Locations like Madagascar and the Galapagos Islands are traditionally seen as the poster boys of evolutionary theory, but they may have just been shoved off their pedestal by the island of Luzon in the Philippines. Researchers there have recently discovered 28 new unique species of mammal. This brings the total number of non-flying mammals on the island to 56, 52 of which (93 percent) are endemic to Luzon, meaning they are not found anywhere else on the planet.
Prior to beginning their work back in 2000, the researchers were aware of 23 unique non-flying mammals on Luzon, although during their 12 years in the field they discovered so many new species that they now believe the island boasts a higher concentration of endemic mammals than any other location.
In a statement, study co-author Eric Rickart explained that “all 28 of the species we discovered during the project are members of two branches on the tree of life that are confined to the Philippines.” More specifically, all of the new species belong to two diverse endemic clades known as cloud rats and earthworm mice.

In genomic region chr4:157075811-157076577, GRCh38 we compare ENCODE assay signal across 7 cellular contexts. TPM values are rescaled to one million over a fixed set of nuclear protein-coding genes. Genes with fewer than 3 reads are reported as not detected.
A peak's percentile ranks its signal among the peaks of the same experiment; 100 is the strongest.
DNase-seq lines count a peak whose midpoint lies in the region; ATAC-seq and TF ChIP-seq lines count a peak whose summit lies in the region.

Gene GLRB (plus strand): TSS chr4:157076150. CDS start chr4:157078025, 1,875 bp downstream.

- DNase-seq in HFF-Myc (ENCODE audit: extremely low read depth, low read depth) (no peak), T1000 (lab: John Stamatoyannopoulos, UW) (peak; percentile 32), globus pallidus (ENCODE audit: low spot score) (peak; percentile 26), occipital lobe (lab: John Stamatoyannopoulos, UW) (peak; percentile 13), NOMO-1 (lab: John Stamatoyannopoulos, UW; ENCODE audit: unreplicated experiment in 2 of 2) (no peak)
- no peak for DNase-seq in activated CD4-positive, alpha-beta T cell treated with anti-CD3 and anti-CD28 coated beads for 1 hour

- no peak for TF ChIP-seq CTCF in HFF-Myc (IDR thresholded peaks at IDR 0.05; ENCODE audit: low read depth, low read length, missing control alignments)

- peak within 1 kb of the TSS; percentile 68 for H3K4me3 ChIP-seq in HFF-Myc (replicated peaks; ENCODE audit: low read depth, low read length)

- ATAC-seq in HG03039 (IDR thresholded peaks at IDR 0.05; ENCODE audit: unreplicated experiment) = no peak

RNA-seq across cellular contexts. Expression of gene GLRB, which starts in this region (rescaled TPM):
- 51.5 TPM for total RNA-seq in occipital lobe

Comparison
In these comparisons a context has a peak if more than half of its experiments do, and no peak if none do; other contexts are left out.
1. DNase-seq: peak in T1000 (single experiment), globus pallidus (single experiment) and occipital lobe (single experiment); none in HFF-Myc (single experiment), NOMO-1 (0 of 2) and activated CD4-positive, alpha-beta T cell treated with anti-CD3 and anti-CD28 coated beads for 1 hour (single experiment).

Among these new discoveries is a mouse with whiskers so long that they extend all the way down to its feet, as well as a bat that’s so small it can sleep in the hollow gaps inside bamboo stalks.
Writing in the journal Frontiers of Biogeography, the study authors explain that Luzon’s incredible array of endemic inhabitants is largely caused by the fact that it is an extremely old volcanic island, which rose from the sea around 27 million years ago, rather than breaking off from mainland Asia. As such, the creatures living on Luzon have evolved in isolation over an enormous timescale, resulting in a huge degree of speciation.
On top of this, the island contains a number of towering mountain peaks, referred to as “sky islands”. Mammals living on these mountaintops are therefore cut off from one another, and have consequently evolved to become endemic not only to Luzon, but to their specific patch of high-altitude terrain.
According to Rickart, “there are individual mountains on Luzon that have five species of mammals that live nowhere else. That's more unique species on one mountain than live in any country in continental Europe.”
In total, the researchers have identified eight centers of local endemism on the island, and also report that the number of unique species on any given mountain is directly correlated with its maximum elevation, with high-altitude locations boasting four or five times as many endemic mammals as lowland sites.
From this, they conclude that sky islands play a significant role in enabling endemic species to evolve, and that altitude is therefore a “key component of the generation of patterns of endemism.”
Image: This tree-dwelling mouse has whiskers that reach down to its ankles. LARRY HEANEY, THE FIELD MUSEUM